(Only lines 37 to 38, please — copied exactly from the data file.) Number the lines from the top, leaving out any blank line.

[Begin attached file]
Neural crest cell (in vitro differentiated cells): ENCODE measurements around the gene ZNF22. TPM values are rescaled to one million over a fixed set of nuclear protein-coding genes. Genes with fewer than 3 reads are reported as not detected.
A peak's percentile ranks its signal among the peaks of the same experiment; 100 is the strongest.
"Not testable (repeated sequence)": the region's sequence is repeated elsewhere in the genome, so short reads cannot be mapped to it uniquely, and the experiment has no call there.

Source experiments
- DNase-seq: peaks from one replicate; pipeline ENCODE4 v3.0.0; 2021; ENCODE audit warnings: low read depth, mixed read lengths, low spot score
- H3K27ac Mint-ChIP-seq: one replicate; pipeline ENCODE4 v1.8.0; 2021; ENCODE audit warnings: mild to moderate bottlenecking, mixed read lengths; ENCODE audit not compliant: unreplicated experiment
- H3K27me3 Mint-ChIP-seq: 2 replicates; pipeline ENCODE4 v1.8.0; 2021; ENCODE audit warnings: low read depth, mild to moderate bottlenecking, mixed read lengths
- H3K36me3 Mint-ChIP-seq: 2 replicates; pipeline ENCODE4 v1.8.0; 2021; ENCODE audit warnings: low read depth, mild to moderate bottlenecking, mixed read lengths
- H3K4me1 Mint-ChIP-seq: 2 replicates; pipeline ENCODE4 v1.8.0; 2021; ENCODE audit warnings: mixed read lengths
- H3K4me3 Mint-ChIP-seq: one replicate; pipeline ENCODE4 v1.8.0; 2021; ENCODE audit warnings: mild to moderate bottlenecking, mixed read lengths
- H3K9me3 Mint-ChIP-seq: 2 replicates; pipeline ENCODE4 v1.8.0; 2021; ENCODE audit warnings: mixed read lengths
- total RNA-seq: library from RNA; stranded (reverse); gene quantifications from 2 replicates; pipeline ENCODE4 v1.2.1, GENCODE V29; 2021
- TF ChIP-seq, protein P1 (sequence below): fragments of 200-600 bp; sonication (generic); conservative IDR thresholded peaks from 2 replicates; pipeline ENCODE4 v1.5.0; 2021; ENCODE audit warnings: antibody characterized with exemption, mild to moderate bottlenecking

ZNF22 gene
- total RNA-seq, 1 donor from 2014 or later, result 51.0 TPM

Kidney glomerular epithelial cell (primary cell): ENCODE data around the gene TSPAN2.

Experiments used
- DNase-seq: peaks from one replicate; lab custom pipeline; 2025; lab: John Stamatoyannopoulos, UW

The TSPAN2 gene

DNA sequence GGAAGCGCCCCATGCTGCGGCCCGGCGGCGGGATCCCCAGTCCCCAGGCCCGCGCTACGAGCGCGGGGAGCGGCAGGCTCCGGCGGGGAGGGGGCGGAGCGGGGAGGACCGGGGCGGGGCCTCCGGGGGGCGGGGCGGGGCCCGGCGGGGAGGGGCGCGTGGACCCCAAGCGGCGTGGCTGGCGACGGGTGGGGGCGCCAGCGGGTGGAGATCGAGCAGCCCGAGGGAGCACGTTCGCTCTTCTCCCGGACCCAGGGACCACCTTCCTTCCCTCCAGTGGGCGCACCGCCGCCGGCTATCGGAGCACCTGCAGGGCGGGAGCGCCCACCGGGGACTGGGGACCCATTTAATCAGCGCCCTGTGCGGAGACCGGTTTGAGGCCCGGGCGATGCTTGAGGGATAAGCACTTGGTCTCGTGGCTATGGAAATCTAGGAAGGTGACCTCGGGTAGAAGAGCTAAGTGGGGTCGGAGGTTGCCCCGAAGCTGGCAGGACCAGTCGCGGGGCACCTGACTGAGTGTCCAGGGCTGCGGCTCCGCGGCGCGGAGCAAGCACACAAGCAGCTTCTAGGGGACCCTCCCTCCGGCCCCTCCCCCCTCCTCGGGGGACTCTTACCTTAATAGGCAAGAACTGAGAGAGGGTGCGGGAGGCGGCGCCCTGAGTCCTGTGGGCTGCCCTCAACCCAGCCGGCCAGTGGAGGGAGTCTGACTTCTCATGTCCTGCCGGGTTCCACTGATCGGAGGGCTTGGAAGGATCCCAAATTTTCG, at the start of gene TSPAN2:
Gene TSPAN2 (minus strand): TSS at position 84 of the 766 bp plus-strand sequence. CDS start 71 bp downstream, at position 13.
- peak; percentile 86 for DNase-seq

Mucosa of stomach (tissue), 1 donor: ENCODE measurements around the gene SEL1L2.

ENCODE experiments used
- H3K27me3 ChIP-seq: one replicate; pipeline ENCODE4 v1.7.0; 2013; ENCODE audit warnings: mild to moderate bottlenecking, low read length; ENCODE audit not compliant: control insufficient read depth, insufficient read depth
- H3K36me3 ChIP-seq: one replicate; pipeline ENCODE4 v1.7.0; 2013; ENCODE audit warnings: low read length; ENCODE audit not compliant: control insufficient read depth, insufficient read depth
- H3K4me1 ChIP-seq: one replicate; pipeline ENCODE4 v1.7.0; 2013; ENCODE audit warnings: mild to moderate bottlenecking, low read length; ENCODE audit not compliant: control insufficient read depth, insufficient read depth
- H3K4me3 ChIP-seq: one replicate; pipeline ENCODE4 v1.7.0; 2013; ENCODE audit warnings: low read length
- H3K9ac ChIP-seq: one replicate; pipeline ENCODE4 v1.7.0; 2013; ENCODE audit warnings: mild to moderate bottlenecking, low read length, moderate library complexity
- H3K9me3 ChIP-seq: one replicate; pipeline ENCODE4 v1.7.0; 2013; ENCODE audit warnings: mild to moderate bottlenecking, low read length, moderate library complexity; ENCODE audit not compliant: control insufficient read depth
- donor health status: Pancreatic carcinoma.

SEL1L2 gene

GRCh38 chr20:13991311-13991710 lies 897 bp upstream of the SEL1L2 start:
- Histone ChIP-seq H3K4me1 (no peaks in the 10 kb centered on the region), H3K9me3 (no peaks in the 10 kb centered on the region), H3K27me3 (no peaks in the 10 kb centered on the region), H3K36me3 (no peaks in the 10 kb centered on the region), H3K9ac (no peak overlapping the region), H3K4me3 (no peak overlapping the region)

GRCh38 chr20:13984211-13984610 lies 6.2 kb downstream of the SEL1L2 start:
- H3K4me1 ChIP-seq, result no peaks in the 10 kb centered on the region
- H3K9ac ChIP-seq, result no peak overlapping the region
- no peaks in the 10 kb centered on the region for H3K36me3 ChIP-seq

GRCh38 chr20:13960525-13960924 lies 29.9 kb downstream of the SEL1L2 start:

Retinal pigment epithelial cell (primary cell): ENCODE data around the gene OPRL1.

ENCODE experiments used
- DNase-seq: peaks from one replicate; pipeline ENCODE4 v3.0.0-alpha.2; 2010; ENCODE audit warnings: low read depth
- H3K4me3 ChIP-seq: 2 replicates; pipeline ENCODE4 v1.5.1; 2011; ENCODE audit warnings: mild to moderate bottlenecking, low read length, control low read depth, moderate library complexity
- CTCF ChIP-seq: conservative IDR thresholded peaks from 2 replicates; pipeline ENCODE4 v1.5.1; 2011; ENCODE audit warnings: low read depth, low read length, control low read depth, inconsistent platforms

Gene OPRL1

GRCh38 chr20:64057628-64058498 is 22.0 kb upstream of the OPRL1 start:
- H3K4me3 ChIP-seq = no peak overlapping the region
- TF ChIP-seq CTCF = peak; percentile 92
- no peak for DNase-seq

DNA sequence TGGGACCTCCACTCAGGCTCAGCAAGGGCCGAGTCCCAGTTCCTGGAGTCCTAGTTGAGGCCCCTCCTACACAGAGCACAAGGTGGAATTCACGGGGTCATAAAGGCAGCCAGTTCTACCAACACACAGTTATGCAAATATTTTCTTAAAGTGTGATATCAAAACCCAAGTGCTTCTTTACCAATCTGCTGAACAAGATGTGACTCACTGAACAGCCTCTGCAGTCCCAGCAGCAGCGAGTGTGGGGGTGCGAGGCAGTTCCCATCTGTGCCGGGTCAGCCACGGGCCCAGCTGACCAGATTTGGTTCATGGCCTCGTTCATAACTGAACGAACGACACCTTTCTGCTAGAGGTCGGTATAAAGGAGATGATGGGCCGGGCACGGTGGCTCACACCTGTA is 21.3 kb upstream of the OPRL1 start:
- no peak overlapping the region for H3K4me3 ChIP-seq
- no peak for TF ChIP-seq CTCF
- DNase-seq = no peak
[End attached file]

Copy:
- H3K9ac ChIP-seq, result no peak overlapping the region
- no peaks in the 10 kb centered on the region for H3K36me3 ChIP-seq